I’m a Mexican.
By that I don’t mean I’m from Mexico, but I’m from L.A. and am the offspring of a genuine multi-generational Los Angelena. For those of you a little rusty on the ol’ history, California was Mexico-in fact, not that long ago. So in spite of my gringo father and surname, I’ve got that serious sangre Mexicana flowing through my veins. The litmus test? Just play a little traditional mariachi music near me. Every goddamned hair on my arms will stand at attention.
Does this rerelease of Los Lobos’ debut album pass my litmus test? Hell yes. Before these guys made it big with the Ritchie Valens cover “C’mon Let’s Go” and pablum like “Will The Wolf Survive,” they really were just another teenage band from East L.A., playing weddings, quincea§eras, and regular restaurant gigs with a repertoire of some 150 traditional Mexican and Latin American tunes.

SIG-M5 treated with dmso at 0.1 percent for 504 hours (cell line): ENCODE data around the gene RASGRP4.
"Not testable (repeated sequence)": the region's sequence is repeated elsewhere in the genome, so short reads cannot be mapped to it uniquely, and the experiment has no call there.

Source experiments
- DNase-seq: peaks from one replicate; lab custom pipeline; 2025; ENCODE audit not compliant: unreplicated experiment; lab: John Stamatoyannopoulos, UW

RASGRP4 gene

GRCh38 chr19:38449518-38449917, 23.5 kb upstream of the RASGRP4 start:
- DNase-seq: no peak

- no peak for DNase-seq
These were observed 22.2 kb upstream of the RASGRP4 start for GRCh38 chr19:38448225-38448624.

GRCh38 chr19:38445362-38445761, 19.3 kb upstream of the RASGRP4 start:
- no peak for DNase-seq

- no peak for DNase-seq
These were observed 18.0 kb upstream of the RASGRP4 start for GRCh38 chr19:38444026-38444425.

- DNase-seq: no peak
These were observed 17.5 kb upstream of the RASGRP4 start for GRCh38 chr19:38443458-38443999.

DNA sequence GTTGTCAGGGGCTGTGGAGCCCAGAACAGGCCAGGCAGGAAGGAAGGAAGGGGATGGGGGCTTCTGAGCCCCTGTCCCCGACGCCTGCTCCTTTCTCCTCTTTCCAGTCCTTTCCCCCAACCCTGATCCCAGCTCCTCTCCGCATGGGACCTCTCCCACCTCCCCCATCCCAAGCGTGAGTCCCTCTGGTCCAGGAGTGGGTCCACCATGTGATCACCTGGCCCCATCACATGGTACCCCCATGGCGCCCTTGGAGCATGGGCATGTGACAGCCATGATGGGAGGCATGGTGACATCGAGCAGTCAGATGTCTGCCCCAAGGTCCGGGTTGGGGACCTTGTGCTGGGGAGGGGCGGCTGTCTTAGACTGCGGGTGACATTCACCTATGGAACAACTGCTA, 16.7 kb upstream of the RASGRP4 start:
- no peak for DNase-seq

The LP starts off with the kick-ass plinka-plink Mexi-guitars of “El Canelo” and cavorts through a wild landscape of regional tunes including classic “Cielito Lindo” en estilo borracho, the famous guajira tune “Guantanamera,” and most importantly, my favorite ranchera cowboy tune, “La Feria de las Flores”-you know, where the wealthy rancher goes over the mountains to the flower fair and brings home a “rare rose” and “transplants” her in his courtyard-all hot poetry and double-entendre stuff. Plus, you get to hear the voices of Cesar Rosas and David Hidalgo when they were even sweeter than they are now.
So bust out your old Spanish One primers to crack the code on this puppy, or don’t bother and just sing along happily, screaming “*Ai yai yai yai!” and various gritas when the mood strikes. (Just Another Band From East L.A.) is a bit of lost history we’re lucky to have found.-Sharon Prudencia Harrison